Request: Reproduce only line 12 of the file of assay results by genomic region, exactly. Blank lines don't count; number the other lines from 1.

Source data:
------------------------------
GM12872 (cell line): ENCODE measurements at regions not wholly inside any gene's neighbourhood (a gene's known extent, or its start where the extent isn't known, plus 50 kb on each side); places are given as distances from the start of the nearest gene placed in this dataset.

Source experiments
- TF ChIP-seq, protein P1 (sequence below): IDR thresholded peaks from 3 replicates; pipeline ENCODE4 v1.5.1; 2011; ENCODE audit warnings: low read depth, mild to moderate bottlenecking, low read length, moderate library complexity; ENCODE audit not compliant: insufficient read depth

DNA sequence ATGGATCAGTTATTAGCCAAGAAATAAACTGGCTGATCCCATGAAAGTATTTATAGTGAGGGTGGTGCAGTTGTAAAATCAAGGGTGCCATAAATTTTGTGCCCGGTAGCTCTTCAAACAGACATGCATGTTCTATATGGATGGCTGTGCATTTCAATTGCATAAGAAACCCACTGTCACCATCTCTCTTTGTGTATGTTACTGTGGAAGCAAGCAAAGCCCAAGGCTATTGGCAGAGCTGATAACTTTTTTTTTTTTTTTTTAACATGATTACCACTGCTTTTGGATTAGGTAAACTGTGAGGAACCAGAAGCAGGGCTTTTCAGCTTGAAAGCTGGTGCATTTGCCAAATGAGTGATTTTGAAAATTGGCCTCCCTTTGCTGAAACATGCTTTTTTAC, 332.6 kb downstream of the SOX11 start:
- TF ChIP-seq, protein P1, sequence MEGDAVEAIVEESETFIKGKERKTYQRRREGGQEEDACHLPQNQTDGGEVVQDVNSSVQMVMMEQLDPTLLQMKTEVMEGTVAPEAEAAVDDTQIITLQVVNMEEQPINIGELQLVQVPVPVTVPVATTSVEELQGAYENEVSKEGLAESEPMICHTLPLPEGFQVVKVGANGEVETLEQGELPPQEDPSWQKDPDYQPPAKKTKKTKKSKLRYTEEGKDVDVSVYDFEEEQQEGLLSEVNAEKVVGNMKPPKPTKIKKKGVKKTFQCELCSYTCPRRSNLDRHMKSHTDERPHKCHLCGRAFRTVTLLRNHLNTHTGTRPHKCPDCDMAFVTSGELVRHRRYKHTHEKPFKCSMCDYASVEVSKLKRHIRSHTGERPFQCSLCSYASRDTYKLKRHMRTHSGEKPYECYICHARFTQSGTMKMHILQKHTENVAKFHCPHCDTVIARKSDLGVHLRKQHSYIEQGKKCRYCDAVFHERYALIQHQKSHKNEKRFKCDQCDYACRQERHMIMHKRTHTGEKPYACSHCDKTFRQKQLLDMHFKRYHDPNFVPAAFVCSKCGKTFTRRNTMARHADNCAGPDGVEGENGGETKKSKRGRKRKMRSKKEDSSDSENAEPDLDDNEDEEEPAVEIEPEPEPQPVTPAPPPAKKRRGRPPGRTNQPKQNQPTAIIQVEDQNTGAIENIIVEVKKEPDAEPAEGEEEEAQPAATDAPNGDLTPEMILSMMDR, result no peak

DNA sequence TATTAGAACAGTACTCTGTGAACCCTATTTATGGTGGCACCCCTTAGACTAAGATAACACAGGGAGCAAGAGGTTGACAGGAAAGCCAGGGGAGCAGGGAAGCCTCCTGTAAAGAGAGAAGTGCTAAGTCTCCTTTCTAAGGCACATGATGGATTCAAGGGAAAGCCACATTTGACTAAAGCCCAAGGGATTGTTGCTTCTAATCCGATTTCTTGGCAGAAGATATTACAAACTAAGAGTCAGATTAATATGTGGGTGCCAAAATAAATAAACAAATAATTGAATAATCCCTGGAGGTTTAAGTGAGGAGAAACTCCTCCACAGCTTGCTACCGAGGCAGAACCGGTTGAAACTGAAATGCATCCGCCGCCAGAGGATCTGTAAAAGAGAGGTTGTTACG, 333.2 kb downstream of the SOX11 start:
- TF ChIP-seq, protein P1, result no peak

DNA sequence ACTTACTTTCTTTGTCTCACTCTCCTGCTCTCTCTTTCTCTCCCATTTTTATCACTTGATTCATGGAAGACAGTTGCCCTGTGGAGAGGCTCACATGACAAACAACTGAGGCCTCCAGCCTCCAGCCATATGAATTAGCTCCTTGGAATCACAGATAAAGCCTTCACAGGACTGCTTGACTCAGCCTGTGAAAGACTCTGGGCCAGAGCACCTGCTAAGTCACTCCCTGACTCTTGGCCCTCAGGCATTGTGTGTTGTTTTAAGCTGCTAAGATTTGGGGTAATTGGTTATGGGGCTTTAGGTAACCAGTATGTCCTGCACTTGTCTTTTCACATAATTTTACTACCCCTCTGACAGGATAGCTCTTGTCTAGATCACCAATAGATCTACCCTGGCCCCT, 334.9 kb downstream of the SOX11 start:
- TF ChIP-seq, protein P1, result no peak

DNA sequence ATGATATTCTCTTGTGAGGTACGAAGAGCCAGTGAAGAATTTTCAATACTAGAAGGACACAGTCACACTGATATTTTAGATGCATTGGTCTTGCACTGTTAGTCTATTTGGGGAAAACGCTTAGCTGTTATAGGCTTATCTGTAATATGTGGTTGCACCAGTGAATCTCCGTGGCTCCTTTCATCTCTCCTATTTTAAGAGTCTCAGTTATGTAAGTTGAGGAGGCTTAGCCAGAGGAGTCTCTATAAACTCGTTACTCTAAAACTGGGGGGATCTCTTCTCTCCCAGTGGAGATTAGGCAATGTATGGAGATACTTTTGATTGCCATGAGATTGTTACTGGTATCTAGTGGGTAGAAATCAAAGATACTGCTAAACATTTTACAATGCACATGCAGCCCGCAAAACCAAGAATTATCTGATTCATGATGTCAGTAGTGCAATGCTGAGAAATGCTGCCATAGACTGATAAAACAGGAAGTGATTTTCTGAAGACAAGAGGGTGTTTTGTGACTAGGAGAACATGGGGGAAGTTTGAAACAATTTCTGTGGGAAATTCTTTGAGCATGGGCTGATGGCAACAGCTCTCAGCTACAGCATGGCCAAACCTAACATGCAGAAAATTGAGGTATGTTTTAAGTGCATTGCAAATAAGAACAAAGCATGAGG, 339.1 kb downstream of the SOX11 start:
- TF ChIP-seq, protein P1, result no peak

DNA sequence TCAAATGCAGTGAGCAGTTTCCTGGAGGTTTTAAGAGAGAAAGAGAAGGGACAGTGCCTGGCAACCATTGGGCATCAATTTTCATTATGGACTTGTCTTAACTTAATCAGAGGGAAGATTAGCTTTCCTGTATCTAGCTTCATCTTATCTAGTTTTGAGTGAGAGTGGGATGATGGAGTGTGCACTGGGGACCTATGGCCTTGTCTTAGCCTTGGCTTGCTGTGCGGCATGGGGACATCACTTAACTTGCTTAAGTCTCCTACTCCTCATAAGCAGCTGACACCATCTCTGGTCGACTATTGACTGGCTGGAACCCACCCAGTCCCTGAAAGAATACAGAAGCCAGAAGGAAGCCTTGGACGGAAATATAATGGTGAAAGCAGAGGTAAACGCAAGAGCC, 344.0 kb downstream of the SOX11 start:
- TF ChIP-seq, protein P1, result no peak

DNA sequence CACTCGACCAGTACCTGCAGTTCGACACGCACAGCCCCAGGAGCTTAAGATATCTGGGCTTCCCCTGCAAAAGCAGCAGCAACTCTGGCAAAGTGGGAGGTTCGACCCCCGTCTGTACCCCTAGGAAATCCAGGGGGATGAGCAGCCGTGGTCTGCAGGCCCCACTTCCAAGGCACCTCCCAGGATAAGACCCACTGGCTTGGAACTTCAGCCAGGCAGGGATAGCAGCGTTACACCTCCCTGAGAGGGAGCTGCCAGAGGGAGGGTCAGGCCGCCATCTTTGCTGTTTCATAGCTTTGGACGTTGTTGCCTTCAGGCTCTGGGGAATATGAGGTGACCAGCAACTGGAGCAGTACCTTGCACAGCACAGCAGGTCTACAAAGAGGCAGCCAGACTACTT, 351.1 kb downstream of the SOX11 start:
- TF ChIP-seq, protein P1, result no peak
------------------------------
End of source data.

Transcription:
DNA sequence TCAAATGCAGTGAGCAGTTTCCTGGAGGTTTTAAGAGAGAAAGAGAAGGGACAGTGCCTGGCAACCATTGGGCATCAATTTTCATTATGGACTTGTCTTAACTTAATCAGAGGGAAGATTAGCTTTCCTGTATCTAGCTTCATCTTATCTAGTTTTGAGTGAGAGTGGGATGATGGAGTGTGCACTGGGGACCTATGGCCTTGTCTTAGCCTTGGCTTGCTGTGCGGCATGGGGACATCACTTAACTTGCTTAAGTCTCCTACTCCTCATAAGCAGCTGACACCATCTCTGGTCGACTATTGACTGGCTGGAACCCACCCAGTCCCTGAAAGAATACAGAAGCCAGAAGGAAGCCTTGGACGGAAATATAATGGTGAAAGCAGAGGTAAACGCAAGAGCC, 344.0 kb downstream of the SOX11 start: